A Canadian-based company is bluffing and bullying its way through six states so it can pump the world’s dirtiest oil through a 1,661-mile-long pipeline that crosses some of our most fragile wildlife habitats and lies inside earth’s largest underground reservoir.
Welcome to the new era of “megafires,” which rage with such intensity that no human force can put them out. Their main causes, climate change and fire suppression, are fueling a heated debate about how to stop them.
Maytag’s departure left a small Iowa town’s economy reeling. Today, however, workers are building wind machines instead of washing machines, and validating studies about the enormous potential of green-collar jobs.
With the clock running out in January, the Bush administration, ignoring the concerns of its own scientists and possibly breaking federal law, looks to open a vital stretch of Arctic habitat to offshore oil and gas drilling. So much for saving endangered bears.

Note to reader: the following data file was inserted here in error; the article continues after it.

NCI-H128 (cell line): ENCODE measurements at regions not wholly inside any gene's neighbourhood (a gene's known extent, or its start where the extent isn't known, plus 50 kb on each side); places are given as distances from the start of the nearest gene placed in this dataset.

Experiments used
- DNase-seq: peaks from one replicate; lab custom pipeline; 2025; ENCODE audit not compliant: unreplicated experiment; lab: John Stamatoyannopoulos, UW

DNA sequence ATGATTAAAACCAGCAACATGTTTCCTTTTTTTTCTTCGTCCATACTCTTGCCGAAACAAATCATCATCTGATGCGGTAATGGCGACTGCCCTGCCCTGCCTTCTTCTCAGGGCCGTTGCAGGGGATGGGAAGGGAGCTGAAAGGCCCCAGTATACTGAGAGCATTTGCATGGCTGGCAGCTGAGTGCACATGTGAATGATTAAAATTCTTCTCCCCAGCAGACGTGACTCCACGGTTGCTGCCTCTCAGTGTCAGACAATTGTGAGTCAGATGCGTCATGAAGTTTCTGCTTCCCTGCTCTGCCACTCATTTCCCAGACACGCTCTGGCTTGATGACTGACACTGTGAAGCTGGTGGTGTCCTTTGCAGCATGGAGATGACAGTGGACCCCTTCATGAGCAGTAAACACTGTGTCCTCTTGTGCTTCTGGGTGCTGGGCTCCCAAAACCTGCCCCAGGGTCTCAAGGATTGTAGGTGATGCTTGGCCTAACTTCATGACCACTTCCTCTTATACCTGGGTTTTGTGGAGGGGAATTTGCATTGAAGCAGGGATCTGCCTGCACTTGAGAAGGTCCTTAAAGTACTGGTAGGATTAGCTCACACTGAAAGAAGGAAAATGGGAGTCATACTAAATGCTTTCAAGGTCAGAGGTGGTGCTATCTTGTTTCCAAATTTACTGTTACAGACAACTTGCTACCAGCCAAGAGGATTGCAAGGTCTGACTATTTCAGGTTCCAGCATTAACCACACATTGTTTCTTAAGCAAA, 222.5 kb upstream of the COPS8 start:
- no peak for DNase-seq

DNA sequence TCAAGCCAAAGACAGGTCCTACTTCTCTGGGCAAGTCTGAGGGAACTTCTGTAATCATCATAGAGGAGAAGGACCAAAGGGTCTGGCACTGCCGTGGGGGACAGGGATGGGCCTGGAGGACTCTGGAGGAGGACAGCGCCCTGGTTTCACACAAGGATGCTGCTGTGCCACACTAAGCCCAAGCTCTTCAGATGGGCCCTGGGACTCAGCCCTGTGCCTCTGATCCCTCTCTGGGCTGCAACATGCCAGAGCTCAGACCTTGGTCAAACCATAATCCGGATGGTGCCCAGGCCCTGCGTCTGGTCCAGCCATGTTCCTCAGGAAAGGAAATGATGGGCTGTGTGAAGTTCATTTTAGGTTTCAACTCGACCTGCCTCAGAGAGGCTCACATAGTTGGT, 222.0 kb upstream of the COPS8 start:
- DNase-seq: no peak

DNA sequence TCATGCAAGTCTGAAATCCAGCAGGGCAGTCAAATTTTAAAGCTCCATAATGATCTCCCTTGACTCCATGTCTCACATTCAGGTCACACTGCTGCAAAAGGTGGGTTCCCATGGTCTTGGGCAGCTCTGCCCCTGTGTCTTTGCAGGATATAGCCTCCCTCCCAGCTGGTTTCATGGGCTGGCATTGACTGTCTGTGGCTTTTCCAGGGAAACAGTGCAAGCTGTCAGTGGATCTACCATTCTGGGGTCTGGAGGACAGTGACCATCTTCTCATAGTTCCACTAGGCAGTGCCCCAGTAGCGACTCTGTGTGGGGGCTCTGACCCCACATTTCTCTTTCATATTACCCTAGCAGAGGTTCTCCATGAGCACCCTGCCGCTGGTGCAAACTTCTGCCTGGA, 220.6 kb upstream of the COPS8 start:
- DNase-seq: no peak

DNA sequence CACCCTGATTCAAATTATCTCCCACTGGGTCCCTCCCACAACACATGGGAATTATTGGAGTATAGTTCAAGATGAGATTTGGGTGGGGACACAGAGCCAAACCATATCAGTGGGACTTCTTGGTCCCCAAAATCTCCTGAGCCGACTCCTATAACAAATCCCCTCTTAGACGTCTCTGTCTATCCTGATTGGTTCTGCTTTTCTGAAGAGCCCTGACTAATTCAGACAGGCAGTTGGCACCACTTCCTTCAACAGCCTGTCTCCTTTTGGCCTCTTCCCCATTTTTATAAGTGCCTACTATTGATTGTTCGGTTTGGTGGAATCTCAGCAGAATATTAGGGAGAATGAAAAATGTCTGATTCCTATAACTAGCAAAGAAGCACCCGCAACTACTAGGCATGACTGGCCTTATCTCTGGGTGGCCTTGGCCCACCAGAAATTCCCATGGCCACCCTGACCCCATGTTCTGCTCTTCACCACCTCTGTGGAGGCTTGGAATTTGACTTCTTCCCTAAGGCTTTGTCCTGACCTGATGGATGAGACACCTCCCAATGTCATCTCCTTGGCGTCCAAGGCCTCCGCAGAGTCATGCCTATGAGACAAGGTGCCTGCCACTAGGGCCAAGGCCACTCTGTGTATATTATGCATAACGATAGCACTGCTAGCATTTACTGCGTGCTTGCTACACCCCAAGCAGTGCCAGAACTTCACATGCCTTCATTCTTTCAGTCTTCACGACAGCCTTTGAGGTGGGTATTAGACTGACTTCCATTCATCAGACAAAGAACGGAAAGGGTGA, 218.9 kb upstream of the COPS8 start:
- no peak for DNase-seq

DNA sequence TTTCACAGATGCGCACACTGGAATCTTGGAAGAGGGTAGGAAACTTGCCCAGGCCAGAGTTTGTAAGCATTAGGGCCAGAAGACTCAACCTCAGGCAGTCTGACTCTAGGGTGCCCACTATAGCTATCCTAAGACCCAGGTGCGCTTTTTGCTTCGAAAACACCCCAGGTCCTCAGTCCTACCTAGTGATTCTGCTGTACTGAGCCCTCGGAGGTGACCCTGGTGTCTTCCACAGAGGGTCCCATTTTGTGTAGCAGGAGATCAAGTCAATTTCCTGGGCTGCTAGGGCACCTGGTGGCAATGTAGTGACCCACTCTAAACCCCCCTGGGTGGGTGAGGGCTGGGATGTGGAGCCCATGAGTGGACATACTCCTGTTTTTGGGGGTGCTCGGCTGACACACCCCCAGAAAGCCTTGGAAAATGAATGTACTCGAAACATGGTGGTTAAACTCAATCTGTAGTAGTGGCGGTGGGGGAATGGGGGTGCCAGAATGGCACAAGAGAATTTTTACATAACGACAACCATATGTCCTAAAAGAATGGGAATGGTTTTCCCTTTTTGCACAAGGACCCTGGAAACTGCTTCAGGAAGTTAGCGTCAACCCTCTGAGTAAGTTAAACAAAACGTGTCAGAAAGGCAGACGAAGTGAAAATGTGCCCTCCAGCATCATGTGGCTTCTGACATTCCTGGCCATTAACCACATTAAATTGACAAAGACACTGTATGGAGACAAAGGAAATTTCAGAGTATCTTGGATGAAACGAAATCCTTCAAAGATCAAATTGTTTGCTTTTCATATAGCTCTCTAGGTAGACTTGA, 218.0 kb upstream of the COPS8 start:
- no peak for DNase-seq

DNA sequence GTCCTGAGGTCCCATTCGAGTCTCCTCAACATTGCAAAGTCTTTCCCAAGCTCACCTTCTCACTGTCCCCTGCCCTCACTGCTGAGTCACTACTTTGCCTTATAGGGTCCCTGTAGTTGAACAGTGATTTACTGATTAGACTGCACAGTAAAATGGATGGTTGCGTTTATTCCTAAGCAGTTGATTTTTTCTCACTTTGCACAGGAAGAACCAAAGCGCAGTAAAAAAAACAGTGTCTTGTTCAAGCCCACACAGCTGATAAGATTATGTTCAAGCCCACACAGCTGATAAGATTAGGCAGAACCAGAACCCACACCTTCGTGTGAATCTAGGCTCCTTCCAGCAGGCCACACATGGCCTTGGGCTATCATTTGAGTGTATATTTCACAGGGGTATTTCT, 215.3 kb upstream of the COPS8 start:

Not even a tragic accident could derail two young men’s inspiring project to study one of North America’s least-understood birds. Their groundbreaking research is helping ornithologists understand how to help these birds as a warming climate alters their mountain home.
Right here in North America could lie the answer to our energy needs. But at what cost? Mining the tar sands of Alberta threatens to strip the world’s largest intact forest of its ability to hold carbon and to wipe out the breeding grounds for millions of birds.